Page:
In 1968, the sculptor Eva Hesse (1936–1970) began a piece called Repetition Nineteen, a group of nineteen fiberglass “buckets.” She rejected the first buckets made by the fabricator because they all looked the same. Each, she said, must have a distinct character. And the grouping must be randomly arranged and not fixed into an orderly grid. This sort of challenge to traditional Minimal aesthetics is what’s typically emphasized about Hesse. It’s the easiest way to discuss her art. Her pigeonhole. She’s the seducer of the grid, the un-Judd, who uses Minimalist ideas but also brings into play the irregular, the messy, and the chaotic. What this academic approach can’t suggest—and photographs of her work can’t reveal—is the uncanny presence of her sculpture. Hesse is the most elusive artist of her generation. Her fiberglass buckets aren’t just fiberglass buckets. They’re almost alive.
“Eva Hesse: Sculpture,” organized by Fred Wasserman and Elisabeth Sussman for the Jewish Museum, focuses on the artist’s breakthrough exhibit at the Fischbach Gallery in 1968. It also includes a few pieces made before and after this show and, in the final room, a collection of biographical material. Hesse died young, of a brain tumor, and her life wasn’t easy. She came from a prosperous and observant Jewish family in Hamburg. They escaped from Germany just before World War II and settled in New York, where her mother, a manic-depressive, committed suicide. Her father, who found it difficult to adjust to the New World, was devoted to Eva and her sister Helen and during their childhood compiled picture-filled diaries of their early lives. Hesse loved these books, and she always made clear how vital her family history and life story were to her art.
As a young artist, Hesse revered de Kooning and Gorky, and her sensibility, like that of those artists, is rooted in line and a feeling for the tactile poetry of the body. (The Drawing Center, in conjunction with the Jewish Museum, is exhibiting a fine selection of Hesse’s drawings.) Her early work has a Surrealist spirit and is full of anthropomorphic forms that suggest body parts. But Hesse was also an ambitious artist in the Minimalist period, and her Surrealist-inspired art would have looked old-fashioned to many contemporaries. Her engagement with Minimalism, a style in many ways alien to her, put her under fruitful pressure—and led to original work. Like the Minimalists, she cleansed her art of obvious references to the body and excised romantic associations. In her work, she said, a circle “wasn’t a breast and it wasn’t a circle representing life and eternity. I think that’s [sic] . . . would be fake.” But her circle, she said, also wasn’t “geometric”— not, that is, an expression of Minimalist orthodoxy. Hesse liked to say she wanted an art close to “nothing,” by which she probably meant an art that could not be claimed by obvious, literal, or corny associations. At the same time, she often gave her sculptures poetic names and disliked calling them Untitled, so she wasn’t looking for something vacant or empty. And she always sought “absurdity,” a rich and full-bodied word with existential overtones in the postwar period. (Those fiberglass buckets could belong to Samuel Beckett.) She cultivated wrongness, mistakes, and surprise, hoping, like Zen artists, to make work that was unexpected and did not have the self-important air of high art. Like a good Minimalist, she chose to work with industrial materials, but her choice of latex and fiberglass was not a mechanical decision. Latex, in particular, has a fleshy quality, and both materials are suffused with light. In her art, Hesse created a fresh sensation of the body, at once earthy, clumsy, and light-filled.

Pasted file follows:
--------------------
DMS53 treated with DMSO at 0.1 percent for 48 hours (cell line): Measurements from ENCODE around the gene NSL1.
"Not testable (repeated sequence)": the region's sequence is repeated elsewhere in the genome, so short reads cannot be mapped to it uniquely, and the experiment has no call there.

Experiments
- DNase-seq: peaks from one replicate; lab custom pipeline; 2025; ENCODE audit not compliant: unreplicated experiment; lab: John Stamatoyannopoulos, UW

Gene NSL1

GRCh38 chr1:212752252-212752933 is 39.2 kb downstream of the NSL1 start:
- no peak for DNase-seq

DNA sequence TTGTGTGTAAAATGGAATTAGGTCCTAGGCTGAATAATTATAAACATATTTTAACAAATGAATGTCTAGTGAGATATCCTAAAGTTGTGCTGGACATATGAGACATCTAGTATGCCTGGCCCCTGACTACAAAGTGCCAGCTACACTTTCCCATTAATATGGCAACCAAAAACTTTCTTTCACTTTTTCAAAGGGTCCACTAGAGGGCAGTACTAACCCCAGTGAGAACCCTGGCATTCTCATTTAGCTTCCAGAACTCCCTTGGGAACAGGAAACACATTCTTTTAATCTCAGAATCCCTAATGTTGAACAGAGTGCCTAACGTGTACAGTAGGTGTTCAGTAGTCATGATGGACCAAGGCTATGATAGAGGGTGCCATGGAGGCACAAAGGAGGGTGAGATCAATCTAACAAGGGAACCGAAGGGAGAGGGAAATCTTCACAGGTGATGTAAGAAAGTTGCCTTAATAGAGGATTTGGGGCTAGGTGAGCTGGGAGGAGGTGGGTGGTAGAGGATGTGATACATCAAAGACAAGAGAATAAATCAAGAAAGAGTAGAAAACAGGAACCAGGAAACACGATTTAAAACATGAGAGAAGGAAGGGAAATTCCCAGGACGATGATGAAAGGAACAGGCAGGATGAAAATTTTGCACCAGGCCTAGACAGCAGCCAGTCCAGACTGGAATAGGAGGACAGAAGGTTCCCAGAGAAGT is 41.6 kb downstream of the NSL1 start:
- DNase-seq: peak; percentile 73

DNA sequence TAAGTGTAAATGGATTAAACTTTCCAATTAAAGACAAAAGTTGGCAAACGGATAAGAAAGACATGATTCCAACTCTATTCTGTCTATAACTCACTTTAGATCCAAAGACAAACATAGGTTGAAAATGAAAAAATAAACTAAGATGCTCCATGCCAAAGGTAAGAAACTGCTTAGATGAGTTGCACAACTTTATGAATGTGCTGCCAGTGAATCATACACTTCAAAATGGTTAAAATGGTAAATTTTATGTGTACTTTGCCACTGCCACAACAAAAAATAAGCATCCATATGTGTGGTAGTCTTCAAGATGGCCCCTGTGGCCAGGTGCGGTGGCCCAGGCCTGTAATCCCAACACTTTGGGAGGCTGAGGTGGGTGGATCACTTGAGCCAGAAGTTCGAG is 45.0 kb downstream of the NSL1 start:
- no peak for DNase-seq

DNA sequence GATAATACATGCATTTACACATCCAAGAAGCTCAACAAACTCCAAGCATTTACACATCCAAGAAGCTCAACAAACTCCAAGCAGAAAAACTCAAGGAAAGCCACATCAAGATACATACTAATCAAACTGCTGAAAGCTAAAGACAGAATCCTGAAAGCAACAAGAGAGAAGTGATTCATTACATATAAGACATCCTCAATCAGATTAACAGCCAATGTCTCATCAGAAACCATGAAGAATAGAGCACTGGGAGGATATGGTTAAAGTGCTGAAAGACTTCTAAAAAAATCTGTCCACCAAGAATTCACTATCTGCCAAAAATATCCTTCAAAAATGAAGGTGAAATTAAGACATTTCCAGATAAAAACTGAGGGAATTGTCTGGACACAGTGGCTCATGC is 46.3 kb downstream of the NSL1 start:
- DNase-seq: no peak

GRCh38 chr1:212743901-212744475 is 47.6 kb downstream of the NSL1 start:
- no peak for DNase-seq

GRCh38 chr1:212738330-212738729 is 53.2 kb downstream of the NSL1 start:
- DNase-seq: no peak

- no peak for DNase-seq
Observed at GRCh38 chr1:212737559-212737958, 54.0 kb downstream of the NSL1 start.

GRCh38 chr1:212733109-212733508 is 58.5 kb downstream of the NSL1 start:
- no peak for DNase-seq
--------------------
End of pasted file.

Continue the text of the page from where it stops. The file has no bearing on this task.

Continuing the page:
It’s easy to endow Hesse’s abbreviated life with a sentimental aura. She wouldn’t have liked that. Her particular victory was to surmount the merely or quaintly personal. (She would have enjoyed T.S. Eliot’s wry observation that “only those who have personality and emotions know what it means to want to escape from these things.”) But separating her art from her life with too much severity can also become precious. Hesse’s brief oeuvre is now rapidly decaying, especially her latex sculptures. The image of brevity, in the art and the life, is now inescapable—and piercing.